The CCMR letter tells us, "This report by the Committee on Capital Markets Regulation examines the role of money market funds in the March 2020 COVID crisis and sets forth reforms that would enhance the liquidity of MMFs that primarily invest in short-term private debt securities ('prime MMFs'). The Committee's recommendations are intended to significantly reduce the likelihood that government intervention to support prime MMFs will be necessary in a future crisis."

It continues, "We evaluate policy reforms to prime MMFs that would enhance their resiliency and reduce the likelihood of future government support. We begin by evaluating whether prime MMFs should be abolished. We find that doing so would not eliminate the contagion risk associated with uninsured wholesale short-term funding of which prime MMFs represent only a very small share. Prohibiting prime MMFs would also have unclear effects on financial stability as institutional investors could shift their assets to less-regulated alternatives. Abolishing prime MMFs could also have unintended consequences, including increasing funding costs for issuers of short-term debt and reducing returns for investors in prime MMFs. We therefore do not support abolishing prime MMFs."

The letter explains, "We then set forth recommendations for enhancing the resiliency of prime MMFs. The 2020 crisis demonstrated that prime MMFs' liquidity buffers did not function as intended. Investors in prime MMFs treated the 30 percent minimum as a floor, because breaching that minimum provided MMF boards with the authority to restrict or apply a fee to withdrawals. The SEC can therefore reduce the incentive of investors to withdraw by simply eliminating liquidity fees and gates thereby allowing prime MMFs to use their liquidity buffers to meet investor withdrawals. We further recommend that the SEC enhance the quality of prime MMFs' liquidity buffers to promote investor confidence in the ability of prime MMFs to withstand market stress. One way that the SEC could do so is by requiring that prime MMFs hold 25-50% of their weekly liquidity buffer in short-term U.S. government securities, including U.S. government agency securities."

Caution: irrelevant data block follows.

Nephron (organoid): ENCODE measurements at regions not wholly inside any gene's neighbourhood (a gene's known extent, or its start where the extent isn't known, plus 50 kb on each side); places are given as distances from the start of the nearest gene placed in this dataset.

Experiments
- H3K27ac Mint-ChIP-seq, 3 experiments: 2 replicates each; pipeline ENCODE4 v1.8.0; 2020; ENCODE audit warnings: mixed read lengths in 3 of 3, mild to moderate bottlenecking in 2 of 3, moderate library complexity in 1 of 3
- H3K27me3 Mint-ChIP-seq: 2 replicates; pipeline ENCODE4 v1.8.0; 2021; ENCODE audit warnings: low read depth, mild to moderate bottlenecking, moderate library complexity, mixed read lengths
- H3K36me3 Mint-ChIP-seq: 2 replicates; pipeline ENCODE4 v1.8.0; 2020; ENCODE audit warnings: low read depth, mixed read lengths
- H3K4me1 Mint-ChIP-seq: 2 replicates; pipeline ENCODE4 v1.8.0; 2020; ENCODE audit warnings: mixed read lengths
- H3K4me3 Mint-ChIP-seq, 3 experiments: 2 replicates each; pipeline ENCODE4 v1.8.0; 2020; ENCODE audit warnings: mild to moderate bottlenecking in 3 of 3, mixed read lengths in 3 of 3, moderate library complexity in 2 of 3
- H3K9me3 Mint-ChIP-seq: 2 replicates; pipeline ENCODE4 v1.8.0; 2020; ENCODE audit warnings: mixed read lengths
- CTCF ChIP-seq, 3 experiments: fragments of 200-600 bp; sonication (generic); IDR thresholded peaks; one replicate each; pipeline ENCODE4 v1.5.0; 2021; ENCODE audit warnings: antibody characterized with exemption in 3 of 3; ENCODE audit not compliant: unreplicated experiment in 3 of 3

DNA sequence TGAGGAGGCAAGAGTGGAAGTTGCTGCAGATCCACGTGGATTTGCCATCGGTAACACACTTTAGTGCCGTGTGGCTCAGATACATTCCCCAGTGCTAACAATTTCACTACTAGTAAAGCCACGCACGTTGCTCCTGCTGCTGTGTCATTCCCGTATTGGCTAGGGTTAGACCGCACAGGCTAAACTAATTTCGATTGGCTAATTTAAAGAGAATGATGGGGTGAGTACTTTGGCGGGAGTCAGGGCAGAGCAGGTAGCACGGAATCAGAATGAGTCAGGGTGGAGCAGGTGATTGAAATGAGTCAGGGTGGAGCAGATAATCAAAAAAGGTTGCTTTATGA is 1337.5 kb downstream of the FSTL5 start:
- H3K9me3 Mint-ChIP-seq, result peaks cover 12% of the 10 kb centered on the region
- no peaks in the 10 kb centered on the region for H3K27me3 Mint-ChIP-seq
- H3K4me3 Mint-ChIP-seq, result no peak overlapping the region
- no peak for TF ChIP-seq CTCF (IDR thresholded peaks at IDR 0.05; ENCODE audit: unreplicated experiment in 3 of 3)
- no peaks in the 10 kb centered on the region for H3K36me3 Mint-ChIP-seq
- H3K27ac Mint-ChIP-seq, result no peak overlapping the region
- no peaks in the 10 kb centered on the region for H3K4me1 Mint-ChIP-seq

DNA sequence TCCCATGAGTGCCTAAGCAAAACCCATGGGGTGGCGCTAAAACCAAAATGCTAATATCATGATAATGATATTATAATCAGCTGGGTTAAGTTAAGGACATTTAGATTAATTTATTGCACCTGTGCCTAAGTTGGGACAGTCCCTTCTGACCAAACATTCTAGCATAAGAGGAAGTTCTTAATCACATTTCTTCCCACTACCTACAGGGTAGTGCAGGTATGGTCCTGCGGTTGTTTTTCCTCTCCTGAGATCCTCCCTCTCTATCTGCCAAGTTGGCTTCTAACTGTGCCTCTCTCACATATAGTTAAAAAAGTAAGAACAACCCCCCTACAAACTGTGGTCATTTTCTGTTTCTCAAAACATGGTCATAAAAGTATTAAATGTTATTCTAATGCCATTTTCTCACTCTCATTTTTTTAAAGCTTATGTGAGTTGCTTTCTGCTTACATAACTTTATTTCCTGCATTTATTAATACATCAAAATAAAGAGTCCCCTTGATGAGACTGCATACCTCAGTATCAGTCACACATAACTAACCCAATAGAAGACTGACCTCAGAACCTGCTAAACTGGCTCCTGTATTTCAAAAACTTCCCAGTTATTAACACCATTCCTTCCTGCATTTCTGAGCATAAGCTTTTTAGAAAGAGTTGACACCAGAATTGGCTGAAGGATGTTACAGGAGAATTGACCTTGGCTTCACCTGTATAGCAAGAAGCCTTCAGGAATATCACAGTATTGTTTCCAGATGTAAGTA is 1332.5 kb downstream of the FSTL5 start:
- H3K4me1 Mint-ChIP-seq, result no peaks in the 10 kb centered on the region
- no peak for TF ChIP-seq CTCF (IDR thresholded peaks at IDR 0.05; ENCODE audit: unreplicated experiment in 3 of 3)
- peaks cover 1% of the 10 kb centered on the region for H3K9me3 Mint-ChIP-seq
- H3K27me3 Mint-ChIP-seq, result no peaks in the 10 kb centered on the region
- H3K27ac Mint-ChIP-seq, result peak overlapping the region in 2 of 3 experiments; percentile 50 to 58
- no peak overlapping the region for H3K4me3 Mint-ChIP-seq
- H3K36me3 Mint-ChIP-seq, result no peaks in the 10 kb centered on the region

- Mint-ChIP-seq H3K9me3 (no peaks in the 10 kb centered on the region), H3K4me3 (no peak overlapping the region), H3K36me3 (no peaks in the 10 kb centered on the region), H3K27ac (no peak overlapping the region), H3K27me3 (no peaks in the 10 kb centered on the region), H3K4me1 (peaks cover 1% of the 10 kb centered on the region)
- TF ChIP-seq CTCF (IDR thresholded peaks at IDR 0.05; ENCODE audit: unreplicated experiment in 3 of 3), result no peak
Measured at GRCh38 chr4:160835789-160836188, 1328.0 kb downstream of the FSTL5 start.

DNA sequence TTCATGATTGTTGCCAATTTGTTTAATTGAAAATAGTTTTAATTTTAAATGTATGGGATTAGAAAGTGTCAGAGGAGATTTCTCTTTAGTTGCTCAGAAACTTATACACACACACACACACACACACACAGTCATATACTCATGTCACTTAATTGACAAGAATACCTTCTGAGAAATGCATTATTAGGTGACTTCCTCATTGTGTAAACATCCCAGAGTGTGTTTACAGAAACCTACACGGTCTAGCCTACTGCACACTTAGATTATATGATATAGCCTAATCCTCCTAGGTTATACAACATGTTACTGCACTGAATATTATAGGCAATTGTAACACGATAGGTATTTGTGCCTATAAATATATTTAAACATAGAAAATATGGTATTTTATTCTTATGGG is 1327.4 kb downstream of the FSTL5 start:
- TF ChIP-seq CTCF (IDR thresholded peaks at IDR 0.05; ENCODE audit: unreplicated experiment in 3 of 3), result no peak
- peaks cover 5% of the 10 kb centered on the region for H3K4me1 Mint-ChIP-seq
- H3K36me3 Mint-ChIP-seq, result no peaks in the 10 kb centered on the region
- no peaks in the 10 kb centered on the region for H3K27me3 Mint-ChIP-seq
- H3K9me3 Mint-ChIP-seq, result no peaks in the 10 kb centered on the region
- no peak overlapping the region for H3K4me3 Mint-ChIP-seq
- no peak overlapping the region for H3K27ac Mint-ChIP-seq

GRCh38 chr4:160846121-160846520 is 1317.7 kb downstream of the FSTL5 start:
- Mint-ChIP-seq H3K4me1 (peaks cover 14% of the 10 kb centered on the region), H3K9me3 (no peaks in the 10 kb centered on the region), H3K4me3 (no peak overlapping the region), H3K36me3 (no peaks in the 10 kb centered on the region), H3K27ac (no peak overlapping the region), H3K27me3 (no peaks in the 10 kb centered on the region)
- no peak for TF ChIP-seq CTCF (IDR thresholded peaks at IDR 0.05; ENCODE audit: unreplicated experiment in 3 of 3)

The CCMR writes, "Next, we examine proposals to impose capital buffers on prime MMFs. We find that capital requirements would substantially increase the cost of operating prime MMFs, which would likely prevent sponsors from offering such funds. Even if sponsors continued to offer prime MMFs with capital requirements, it is not clear that capital buffers against losses would meaningfully reduce the incentive of investors to withdraw in a crisis. We therefore do not support capital buffers for prime MMFs."